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  • Becoming Modern Women: Love and Female Identity in Prewar Japanese Literature and Culture
  • Jan Bardsley (bio)
Becoming Modern Women: Love and Female Identity in Prewar Japanese Literature and Culture. By Michiko Suzuki. Stanford University Press, Stanford, 2010. x, 233 pages. $60.00, cloth; $21.95, paper; $21.95, E-book.

Michiko Suzuki’s remarkable new study, Becoming Modern Women, challenges established interpretations of work by three of Japan’s most famous modern women writers: Miyamoto Yuriko (1899–1951), Okamoto Kanoko (1889–1939), and Yoshiya Nobuko (1896–1973). The book also provides fresh views on writing by two women who influenced the intellectual trajectory of modern Japanese feminism, Hiratsuka Raichō and Takamure Itsue. Reading these women’s works through the lens of modern love ideology, argues Suzuki, reveals the ways in which they creatively engaged with contemporary conversations on same-sex love, marriage, divorce, and motherhood, and how they imagined alternative models for the creation of female identity. In making this case, Suzuki aims to show how these readings enrich what we have learned through past research focused on “autobiography, literary traditions, or the unified notion of female authorship” (p. 148). In the process, Suzuki not only draws critical attention to the work of women whose celebrated lives have often outshone their work but presents a provocative model for new directions in feminist scholarship on Japanese literature.

Becoming Modern Women takes on a range of sources spanning the 1910s to the 1930s, yet Suzuki makes her argument with economy. She refers to books, trends, and events that set the discursive context within which the authors worked but relies most heavily on her own insightful readings of the primary texts. The strength of this book’s conceptualizations owes in part to the clarity of its format and the coherence of the argument that threads through the entire work. Becoming Modern Women is organized into an introduction followed by three parts, each focused on a different aspect of love: “Girls and Virgins,” “The Wife’s Progress,” and “Reinventing Motherhood.” Each part contains two chapters: the first establishes the broad “discursive context” that sets the stage for the second chapter, a close analysis of a particular woman’s work. Since definitions of love change, “modern love ideology” does not serve as a template that produces the same view of all works; rather, as definitions of love alter, so do writers’ responses. Becoming Modern Women discusses its major works in chronological order but builds the argument all along by pointing out connections and differences among the authors. Although texts are introduced [End Page 225] by giving titles in the Japanese original and English gloss, the decision to make all further references only to the English titles makes this book more easily accessible to a wide audience. Crafting the book through relatively short chapters disciplines the discussion and gives the book an engaging momentum. Discussion of related texts, biographical notes, and other finer points are available in the 43 pages of notes at the end of the book.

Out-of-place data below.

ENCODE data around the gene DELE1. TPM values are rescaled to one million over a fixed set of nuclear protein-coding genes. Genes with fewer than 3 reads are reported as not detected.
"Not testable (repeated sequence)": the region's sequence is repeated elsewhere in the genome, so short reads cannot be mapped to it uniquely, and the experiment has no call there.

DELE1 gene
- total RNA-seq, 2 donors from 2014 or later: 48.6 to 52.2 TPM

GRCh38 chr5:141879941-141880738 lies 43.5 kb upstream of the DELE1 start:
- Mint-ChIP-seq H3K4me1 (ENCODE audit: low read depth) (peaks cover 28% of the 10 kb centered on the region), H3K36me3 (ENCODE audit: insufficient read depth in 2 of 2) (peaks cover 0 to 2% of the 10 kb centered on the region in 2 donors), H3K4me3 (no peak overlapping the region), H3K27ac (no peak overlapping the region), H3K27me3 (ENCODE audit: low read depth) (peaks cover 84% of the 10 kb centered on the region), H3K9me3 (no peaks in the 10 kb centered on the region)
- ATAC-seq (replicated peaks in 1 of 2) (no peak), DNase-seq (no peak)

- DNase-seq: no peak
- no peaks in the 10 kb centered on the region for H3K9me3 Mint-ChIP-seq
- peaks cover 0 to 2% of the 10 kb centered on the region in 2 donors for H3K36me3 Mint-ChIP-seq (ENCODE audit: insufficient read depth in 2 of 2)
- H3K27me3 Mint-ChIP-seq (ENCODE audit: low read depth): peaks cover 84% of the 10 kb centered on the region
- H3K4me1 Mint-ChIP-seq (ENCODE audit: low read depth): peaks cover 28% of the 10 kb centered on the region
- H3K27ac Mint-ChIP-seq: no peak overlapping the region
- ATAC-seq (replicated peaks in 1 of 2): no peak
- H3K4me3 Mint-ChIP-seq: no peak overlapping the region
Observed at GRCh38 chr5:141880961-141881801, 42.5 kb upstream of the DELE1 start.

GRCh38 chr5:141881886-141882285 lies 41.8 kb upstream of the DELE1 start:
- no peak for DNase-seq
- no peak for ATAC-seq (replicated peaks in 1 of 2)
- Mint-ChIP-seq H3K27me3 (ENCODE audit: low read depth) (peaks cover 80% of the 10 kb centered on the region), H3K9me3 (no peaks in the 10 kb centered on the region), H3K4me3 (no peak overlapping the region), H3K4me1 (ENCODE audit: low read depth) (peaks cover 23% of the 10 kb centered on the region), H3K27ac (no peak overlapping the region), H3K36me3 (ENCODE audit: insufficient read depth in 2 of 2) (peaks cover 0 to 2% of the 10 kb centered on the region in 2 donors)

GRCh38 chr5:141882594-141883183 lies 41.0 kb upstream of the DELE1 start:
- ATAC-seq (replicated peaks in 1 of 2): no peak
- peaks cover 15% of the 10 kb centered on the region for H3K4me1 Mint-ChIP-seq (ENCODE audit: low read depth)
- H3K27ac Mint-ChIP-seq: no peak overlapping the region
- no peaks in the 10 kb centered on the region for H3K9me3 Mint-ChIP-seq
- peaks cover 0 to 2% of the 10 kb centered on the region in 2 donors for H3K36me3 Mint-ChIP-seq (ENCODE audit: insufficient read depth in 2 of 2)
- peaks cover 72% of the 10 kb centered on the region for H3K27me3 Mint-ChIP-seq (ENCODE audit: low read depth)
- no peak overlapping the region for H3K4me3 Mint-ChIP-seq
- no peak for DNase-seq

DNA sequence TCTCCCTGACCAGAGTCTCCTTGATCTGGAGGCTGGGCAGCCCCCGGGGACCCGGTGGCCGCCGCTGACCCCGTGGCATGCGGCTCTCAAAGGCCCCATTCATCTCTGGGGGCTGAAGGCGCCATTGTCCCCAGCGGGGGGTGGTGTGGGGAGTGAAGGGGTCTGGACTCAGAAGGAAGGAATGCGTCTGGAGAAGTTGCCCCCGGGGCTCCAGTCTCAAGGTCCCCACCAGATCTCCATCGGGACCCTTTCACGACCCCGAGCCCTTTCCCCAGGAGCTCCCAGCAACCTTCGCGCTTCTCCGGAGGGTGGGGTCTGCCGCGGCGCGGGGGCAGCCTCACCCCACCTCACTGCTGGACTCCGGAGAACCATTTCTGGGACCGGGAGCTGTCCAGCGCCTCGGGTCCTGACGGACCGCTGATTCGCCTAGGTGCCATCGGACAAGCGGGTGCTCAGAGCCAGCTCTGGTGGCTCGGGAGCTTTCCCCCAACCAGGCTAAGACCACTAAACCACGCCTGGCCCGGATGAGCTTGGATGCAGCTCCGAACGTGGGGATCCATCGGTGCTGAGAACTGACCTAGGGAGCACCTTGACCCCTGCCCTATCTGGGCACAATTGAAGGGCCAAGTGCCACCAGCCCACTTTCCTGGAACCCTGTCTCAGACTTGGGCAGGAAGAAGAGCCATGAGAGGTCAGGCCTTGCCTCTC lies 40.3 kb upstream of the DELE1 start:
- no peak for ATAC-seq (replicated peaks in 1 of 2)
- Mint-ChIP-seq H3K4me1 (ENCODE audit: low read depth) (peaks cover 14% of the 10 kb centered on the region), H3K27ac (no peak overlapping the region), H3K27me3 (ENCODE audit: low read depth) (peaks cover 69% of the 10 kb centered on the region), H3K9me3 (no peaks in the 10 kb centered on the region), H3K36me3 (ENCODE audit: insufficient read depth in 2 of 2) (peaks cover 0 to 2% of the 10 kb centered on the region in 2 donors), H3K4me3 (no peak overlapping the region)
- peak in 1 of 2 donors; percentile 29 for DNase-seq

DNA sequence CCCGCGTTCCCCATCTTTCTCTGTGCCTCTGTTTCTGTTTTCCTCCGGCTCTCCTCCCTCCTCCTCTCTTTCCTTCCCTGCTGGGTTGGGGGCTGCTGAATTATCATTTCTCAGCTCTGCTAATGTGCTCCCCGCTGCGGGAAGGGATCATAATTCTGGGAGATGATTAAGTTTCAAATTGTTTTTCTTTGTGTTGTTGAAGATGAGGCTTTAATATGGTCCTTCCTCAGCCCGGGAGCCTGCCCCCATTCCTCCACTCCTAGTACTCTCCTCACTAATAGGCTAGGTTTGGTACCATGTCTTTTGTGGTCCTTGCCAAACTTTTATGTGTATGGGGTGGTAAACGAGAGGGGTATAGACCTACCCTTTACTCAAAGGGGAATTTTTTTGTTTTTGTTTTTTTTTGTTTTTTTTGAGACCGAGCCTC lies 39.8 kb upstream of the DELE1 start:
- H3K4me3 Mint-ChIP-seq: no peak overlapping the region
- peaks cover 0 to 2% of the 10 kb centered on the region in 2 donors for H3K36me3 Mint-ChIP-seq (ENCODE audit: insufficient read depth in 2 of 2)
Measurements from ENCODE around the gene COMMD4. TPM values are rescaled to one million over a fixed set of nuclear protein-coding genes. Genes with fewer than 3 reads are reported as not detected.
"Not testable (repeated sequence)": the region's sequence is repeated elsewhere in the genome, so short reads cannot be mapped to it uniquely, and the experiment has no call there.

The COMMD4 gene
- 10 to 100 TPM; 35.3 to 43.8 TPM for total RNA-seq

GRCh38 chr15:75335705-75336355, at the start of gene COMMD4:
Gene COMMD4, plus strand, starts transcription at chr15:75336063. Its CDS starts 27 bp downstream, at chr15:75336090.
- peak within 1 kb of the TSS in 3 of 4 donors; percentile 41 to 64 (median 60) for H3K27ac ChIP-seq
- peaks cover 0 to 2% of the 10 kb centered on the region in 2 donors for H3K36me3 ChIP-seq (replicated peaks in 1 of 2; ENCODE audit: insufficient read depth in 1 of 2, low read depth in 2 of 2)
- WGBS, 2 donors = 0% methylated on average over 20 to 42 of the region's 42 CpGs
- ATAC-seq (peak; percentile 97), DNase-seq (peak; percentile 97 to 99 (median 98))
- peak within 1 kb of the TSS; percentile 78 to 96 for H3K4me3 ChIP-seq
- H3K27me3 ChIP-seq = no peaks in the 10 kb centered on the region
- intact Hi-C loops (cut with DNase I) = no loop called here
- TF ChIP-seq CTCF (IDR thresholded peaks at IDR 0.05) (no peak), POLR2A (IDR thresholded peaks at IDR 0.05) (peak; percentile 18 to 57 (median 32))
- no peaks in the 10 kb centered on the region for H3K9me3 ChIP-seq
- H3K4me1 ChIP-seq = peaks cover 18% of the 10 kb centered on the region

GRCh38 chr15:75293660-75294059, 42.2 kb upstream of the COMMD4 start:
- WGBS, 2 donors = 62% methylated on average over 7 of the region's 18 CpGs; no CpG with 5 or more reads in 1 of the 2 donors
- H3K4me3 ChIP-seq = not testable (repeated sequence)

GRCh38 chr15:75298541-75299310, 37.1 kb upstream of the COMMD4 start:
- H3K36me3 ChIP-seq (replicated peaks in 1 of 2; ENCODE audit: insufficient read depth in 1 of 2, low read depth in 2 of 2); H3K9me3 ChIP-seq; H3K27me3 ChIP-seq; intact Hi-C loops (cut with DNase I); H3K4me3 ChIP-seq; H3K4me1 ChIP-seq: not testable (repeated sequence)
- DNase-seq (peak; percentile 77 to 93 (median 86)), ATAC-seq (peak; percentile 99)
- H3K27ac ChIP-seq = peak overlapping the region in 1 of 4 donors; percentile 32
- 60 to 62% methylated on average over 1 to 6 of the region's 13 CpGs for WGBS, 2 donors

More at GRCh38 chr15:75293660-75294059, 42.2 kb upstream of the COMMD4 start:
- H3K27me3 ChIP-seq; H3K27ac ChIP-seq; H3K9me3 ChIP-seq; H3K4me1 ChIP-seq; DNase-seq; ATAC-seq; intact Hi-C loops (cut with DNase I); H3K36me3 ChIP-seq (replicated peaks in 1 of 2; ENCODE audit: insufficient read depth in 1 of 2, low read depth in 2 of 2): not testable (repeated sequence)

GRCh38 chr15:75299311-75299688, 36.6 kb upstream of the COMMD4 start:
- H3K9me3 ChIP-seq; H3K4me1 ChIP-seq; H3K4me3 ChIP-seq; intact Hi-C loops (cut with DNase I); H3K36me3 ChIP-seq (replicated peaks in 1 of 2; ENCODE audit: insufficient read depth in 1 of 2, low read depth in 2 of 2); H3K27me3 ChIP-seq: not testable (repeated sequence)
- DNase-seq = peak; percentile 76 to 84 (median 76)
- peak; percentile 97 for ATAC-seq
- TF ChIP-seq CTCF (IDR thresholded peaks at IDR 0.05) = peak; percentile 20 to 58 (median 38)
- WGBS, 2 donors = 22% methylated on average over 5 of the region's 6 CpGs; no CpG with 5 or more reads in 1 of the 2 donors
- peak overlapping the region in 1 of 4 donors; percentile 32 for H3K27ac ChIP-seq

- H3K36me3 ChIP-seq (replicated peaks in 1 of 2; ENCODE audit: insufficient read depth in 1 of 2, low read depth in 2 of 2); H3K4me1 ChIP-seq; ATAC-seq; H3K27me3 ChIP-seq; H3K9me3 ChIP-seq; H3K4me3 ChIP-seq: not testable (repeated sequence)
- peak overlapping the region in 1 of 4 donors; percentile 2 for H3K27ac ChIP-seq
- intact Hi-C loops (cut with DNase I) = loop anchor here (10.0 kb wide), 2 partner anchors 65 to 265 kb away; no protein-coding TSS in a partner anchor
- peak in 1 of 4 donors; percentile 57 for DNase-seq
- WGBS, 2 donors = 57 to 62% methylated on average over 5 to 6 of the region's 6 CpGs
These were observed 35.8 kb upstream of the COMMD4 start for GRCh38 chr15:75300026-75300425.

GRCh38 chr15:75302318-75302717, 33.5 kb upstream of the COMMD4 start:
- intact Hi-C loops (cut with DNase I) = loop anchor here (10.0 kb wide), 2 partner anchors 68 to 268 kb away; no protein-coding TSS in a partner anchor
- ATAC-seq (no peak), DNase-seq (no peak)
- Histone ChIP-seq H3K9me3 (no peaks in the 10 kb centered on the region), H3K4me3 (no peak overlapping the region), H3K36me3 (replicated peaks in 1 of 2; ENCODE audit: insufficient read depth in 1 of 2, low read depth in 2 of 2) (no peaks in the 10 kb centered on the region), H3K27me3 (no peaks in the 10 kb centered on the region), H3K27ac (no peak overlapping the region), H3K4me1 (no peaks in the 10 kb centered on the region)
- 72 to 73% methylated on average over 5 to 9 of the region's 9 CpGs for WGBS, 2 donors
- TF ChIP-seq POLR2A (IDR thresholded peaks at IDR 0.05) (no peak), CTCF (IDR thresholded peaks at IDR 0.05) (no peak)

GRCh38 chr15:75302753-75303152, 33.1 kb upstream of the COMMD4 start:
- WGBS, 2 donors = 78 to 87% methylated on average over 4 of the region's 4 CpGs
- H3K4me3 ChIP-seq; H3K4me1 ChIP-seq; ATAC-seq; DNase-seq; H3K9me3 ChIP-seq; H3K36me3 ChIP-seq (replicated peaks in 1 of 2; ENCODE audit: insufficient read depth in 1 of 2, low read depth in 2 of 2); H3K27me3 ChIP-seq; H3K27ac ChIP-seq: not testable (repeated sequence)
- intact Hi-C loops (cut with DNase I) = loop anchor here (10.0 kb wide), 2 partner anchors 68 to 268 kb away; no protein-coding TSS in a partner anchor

The one problem I find with the book’s overall organization lies in the choice to use the two-and-a half page conclusion as a reprise of the book’s main points. It is an excellent summary, but given its brevity, I wonder if this piece should have been worked into the introduction. If the conclusion is to stand alone, it would have been interesting had Suzuki followed up on her hope that this book “offers some useful tools for thinking about the impact that love has had on female self-construction and representation in postwar Japan and beyond” (p. 149). But this is a minor criticism, and I learned a good deal about how to make a book about literary investigation approachable—an important issue at a time when studies concentrating on literature, and even the material reality of the book itself, seem increasingly under threat.

Several aspects of Becoming Modern Women struck me as noteworthy, and I give but a few of these here. Although modern love ideology accounted for the biology of reproductive life, it was not constrained by the physical. Virginity did not always—or only—signify sexual inexperience, for instance...


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